NTSB Identification: WPR12LA029
14 CFR Part 91: General Aviation
Accident occurred Tuesday, November 08, 2011 in San Diego, CA
Probable Cause Approval Date: 08/29/2012
Aircraft: BELL 47D1, registration: N4251A
Injuries: 2 Uninjured.

NTSB investigators may not have traveled in support of this investigation and used data provided by various sources to prepare this aircraft accident report.

During an instructional flight, a practice autorotation was initiated with the intention of performing a power recovery. The student maintained directional control while the certified flight instructor (CFI) adjusted the rotor rpm. The student initiated the power recovery, but the engine did not respond. The student then relinquished control of the helicopter to the CFI, who attempted to cushion the landing, but the helicopter landed hard.

The helicopter's engine was equipped with a float-type carburetor, and the weather conditions provided for the possibility of serious carburetor icing at glide power. The accumulation of carburetor ice likely resulted in the loss of engine power. Neither the CFI nor student applied carburetor heat during the autorotation, nor they did not monitor the carburetor temperature gauge during the maneuver. During the postaccident examination of the engine, no mechanical failures or malfunctions were revealed which would have precluded normal operation.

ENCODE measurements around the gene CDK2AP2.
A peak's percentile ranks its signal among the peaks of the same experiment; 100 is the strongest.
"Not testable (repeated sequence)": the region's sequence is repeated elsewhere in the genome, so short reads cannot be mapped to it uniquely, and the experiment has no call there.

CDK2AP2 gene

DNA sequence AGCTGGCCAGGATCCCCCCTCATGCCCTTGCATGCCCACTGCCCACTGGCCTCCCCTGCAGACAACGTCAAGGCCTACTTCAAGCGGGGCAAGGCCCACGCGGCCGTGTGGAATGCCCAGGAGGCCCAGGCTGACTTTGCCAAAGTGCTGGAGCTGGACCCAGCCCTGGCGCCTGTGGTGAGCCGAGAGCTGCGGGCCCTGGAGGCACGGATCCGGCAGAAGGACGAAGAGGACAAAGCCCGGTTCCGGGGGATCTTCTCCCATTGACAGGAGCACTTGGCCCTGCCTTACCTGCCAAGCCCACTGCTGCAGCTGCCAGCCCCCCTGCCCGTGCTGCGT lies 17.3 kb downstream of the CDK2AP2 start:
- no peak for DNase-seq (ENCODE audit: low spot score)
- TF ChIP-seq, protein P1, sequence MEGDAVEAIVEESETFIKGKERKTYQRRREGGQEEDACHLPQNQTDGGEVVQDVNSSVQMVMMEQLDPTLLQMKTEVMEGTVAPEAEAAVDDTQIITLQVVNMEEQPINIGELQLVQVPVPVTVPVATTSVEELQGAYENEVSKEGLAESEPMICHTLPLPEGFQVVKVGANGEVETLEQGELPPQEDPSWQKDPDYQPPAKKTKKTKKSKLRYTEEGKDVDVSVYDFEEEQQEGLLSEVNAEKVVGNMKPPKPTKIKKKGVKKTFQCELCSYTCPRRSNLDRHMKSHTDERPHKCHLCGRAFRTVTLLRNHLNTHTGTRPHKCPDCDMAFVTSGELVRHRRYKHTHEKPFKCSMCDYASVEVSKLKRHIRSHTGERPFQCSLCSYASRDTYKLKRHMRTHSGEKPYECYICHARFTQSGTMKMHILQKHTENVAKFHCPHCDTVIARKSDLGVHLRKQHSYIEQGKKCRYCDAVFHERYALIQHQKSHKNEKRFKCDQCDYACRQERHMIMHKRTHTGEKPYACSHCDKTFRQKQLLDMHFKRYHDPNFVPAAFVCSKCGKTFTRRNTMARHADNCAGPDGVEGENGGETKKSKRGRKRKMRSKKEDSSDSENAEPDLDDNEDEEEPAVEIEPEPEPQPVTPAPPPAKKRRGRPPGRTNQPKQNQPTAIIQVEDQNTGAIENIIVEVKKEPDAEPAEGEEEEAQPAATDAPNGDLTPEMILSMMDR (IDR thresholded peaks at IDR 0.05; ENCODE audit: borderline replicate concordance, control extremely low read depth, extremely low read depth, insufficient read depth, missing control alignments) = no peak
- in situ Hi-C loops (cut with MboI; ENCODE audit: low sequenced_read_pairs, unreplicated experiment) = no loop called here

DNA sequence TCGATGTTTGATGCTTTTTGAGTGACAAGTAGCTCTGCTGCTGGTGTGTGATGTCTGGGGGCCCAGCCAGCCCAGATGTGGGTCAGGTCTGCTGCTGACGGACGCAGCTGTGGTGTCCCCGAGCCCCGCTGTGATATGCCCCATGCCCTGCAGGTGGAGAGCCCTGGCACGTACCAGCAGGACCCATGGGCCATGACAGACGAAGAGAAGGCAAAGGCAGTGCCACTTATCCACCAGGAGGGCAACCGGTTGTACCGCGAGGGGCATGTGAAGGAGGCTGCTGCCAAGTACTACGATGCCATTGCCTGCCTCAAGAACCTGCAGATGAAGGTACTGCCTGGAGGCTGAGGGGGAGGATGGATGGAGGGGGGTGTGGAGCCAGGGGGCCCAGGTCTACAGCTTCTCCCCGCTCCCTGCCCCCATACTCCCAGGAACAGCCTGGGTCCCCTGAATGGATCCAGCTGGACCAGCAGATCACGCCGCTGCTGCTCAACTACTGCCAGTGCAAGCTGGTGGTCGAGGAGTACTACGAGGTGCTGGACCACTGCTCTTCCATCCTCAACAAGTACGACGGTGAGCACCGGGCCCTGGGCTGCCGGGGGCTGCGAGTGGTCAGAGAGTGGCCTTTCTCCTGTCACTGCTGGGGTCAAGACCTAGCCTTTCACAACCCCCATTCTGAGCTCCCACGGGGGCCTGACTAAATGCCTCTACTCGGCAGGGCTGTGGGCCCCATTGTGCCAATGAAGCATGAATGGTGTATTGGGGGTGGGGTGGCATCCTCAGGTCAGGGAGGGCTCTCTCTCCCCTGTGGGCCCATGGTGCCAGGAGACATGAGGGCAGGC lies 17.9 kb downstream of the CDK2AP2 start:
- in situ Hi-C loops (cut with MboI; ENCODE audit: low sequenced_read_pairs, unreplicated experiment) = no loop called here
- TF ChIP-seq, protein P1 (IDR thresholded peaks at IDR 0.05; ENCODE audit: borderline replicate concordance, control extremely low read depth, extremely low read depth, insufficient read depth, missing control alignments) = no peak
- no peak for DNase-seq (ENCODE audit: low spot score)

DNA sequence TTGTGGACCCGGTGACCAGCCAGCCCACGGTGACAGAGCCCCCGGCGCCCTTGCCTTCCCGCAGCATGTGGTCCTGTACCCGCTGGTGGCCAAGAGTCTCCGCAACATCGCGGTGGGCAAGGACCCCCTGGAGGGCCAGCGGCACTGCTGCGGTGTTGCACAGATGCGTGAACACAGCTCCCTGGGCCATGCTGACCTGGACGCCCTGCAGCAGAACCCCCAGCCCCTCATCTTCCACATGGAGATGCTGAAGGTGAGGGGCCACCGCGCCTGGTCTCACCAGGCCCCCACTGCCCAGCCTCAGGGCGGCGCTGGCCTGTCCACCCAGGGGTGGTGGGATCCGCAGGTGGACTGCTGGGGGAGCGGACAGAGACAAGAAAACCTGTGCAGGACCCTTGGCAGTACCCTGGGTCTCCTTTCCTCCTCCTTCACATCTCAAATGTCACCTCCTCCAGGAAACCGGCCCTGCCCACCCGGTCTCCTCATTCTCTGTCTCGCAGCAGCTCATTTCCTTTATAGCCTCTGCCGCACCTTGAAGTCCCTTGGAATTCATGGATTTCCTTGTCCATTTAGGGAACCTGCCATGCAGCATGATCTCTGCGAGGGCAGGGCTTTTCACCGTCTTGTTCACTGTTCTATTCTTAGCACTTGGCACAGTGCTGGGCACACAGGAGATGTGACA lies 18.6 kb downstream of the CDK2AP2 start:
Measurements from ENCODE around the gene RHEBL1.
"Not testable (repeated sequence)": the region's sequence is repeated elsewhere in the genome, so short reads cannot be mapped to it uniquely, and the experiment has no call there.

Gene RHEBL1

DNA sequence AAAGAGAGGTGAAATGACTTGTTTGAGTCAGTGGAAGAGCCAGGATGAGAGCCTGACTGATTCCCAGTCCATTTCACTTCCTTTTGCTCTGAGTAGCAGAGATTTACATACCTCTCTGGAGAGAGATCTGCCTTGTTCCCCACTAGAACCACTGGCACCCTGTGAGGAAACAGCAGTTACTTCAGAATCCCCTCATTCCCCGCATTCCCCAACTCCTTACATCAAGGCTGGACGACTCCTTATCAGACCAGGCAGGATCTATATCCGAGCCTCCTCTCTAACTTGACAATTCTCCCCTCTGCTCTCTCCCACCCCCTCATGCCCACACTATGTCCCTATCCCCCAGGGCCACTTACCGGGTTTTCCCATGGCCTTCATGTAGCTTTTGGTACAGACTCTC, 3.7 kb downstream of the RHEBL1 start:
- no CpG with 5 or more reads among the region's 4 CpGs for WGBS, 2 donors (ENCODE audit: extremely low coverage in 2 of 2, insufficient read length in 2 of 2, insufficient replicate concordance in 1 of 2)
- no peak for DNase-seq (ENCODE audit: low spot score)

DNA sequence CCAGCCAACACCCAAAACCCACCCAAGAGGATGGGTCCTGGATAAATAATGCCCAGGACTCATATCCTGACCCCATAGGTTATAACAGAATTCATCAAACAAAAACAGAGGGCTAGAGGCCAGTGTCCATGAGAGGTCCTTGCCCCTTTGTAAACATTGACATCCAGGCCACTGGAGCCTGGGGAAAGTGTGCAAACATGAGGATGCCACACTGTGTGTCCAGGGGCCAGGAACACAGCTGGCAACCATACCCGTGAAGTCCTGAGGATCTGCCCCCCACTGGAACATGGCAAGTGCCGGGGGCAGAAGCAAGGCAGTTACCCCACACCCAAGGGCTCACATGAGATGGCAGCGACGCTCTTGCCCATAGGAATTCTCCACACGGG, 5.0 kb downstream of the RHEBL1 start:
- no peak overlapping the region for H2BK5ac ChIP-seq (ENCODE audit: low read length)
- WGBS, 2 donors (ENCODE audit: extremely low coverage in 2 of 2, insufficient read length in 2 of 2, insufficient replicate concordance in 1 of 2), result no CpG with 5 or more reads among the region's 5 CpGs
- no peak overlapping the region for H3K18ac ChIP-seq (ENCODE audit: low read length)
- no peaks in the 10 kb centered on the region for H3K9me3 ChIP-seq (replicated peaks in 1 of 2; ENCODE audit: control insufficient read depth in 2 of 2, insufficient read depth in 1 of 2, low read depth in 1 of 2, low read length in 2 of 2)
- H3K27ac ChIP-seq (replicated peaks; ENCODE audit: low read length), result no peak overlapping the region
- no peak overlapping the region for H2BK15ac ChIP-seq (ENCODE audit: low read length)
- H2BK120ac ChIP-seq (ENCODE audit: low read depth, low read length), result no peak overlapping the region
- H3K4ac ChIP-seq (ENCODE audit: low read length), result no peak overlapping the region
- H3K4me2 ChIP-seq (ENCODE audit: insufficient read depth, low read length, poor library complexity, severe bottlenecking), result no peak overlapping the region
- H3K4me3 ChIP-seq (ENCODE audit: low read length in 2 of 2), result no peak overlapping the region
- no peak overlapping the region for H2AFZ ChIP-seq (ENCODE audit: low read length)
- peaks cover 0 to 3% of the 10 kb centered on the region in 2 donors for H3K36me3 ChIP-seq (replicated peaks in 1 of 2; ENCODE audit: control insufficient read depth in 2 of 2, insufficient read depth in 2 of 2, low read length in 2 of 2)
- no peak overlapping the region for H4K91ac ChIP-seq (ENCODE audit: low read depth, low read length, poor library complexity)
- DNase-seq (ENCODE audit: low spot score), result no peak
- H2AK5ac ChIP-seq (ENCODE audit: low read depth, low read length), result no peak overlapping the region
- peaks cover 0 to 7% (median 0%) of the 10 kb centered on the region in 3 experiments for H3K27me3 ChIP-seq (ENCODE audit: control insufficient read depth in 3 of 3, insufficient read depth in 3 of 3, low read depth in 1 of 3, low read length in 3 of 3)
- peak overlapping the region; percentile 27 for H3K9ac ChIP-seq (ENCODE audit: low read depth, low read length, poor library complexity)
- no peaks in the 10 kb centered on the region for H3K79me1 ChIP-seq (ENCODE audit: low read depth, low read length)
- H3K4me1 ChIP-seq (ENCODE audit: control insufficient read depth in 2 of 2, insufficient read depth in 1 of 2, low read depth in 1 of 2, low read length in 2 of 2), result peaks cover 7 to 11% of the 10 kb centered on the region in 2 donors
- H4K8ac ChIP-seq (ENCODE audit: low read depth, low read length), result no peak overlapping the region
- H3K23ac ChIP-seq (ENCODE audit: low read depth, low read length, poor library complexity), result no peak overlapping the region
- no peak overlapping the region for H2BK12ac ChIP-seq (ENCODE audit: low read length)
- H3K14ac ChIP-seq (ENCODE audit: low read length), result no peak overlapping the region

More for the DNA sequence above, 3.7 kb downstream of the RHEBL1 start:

The CFI's flight experience in piston-powered helicopters was limited to the 6 hours of training he had provided in the accident helicopter, with his prior rotorcraft experience occurring exclusively in turbine-powered helicopters. This was also the first time he had performed an autorotation in the accident helicopter.

The National Transportation Safety Board determines the probable cause(s) of this accident to be:

The flight instructor's inadequate supervision of the student pilot during a simulated autorotation and the pilots’ failure to use carburetor heat while operating at reduced engine power while in carburetor icing conditions, which resulted in a loss of engine power.

Full narrative available

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